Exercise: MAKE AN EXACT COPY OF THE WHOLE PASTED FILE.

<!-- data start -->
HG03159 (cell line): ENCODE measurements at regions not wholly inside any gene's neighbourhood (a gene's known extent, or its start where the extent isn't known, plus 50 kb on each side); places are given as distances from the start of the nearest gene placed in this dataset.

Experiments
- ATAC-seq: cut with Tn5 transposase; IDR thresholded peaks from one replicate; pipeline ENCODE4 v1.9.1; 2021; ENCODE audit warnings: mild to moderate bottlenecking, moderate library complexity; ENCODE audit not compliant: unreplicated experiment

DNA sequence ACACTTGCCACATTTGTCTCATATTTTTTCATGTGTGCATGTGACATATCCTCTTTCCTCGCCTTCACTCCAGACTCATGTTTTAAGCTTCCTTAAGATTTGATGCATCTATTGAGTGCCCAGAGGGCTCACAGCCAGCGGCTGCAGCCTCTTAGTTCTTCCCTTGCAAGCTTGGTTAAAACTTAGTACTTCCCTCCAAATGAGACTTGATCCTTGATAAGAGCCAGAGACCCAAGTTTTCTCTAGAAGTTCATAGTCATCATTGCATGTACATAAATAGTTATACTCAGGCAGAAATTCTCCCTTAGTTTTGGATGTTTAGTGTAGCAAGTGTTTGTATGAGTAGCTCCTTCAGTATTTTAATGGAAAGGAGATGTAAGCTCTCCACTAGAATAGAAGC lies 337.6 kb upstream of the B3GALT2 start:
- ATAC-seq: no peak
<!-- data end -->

HG03159 (cell line): ENCODE measurements at regions not wholly inside any gene's neighbourhood (a gene's known extent, or its start where the extent isn't known, plus 50 kb on each side); places are given as distances from the start of the nearest gene placed in this dataset.

Experiments
- ATAC-seq: cut with Tn5 transposase; IDR thresholded peaks from one replicate; pipeline ENCODE4 v1.9.1; 2021; ENCODE audit warnings: mild to moderate bottlenecking, moderate library complexity; ENCODE audit not compliant: unreplicated experiment

DNA sequence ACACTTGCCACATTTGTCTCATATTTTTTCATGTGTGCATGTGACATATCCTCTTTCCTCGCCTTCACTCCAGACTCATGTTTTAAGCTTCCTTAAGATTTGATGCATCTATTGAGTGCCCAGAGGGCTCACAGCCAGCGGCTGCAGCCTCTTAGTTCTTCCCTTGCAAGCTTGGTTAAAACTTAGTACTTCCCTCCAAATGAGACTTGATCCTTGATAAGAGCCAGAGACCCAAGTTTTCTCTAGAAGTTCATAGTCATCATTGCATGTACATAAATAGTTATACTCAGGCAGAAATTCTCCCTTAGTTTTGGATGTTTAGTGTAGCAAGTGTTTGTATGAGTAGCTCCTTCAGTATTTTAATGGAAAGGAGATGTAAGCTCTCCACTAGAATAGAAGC lies 337.6 kb upstream of the B3GALT2 start:
- ATAC-seq: no peak